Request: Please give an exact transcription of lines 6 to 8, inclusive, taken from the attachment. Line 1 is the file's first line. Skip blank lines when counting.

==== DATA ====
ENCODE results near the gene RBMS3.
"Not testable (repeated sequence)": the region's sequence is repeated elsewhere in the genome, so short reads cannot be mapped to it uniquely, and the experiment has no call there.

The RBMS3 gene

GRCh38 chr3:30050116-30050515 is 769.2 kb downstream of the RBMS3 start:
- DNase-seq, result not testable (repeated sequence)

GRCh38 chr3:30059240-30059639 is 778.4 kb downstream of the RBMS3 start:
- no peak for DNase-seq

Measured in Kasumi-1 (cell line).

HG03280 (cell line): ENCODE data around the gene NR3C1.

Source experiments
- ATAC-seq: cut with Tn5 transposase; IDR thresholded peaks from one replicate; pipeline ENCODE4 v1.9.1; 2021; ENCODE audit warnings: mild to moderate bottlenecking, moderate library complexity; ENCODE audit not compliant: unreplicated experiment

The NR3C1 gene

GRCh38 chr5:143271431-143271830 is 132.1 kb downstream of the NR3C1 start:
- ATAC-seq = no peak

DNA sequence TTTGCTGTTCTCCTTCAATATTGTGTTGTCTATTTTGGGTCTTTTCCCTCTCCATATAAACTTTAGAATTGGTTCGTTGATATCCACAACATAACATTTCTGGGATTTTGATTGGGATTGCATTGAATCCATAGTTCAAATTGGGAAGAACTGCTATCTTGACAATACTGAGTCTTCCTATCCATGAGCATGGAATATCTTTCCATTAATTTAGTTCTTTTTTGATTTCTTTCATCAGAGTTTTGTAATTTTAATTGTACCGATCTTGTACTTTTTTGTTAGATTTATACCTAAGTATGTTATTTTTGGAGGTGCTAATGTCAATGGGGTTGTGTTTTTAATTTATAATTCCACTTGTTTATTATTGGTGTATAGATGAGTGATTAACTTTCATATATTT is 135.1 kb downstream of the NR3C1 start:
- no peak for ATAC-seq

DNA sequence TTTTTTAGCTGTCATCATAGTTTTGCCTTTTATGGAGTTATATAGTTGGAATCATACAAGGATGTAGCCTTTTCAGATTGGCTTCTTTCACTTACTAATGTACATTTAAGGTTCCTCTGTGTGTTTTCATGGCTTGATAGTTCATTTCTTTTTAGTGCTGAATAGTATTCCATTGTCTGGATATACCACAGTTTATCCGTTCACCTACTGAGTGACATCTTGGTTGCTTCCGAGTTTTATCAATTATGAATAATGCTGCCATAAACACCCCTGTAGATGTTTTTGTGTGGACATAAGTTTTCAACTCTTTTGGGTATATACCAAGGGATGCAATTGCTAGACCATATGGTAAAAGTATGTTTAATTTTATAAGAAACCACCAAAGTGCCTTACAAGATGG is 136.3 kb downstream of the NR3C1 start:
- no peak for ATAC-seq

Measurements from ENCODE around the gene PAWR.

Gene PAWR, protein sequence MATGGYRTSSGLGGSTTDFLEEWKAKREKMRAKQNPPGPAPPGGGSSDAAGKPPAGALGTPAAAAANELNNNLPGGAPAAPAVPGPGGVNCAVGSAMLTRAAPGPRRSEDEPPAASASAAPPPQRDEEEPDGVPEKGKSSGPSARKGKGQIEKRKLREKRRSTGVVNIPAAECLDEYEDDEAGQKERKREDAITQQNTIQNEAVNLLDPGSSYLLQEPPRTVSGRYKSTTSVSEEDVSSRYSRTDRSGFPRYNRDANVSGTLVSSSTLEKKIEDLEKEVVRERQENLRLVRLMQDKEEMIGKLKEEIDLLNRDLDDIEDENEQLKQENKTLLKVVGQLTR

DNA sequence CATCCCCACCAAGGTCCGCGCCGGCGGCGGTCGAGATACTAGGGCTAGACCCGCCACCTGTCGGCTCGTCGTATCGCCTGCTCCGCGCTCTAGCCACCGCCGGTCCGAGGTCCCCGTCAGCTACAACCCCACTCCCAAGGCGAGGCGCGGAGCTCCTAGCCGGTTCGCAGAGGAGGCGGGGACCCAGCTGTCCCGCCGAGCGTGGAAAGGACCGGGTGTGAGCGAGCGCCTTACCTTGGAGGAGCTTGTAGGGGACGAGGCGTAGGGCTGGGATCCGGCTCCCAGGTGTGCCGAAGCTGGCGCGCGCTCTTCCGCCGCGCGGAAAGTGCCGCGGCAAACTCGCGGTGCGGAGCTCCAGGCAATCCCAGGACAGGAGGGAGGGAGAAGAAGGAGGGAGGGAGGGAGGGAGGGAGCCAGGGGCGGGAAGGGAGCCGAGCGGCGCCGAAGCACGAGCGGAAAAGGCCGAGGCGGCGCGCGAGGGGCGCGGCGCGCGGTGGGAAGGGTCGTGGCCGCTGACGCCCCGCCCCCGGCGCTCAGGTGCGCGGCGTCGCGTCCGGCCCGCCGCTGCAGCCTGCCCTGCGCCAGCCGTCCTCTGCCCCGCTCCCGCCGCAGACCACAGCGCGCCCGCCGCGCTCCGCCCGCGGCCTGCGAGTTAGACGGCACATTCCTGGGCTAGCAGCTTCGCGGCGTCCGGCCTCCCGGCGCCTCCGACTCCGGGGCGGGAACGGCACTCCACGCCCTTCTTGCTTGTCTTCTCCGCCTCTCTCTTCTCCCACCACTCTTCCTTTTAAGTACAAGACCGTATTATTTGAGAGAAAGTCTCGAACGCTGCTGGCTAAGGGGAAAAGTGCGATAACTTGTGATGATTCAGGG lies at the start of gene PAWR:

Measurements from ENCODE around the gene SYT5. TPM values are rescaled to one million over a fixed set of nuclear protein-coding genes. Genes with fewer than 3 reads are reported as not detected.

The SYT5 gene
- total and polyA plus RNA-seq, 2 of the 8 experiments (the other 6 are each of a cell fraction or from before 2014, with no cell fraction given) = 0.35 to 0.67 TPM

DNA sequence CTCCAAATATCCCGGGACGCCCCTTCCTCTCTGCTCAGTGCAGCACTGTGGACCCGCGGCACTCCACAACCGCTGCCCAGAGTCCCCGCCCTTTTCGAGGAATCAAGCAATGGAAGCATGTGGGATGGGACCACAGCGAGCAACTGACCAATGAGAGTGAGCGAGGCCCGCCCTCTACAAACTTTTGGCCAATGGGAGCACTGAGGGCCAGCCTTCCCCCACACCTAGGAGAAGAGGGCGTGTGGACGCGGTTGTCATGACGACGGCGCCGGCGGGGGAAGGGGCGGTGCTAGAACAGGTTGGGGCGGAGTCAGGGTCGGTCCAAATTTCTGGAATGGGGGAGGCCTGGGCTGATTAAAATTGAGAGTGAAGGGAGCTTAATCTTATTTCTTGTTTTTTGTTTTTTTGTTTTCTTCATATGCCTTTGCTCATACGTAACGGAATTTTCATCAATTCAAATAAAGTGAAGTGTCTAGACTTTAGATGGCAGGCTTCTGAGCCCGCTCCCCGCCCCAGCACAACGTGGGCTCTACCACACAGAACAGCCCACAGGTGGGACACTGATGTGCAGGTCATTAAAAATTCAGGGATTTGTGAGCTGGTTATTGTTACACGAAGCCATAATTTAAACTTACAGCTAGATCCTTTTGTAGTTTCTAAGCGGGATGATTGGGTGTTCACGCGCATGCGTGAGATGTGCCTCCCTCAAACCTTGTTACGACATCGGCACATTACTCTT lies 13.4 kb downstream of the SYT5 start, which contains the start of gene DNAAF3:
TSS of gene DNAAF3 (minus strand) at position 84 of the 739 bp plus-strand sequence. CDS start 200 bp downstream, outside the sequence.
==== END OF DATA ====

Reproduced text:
GRCh38 chr3:30059240-30059639 is 778.4 kb downstream of the RBMS3 start:
- no peak for DNase-seq

Measured in Kasumi-1 (cell line).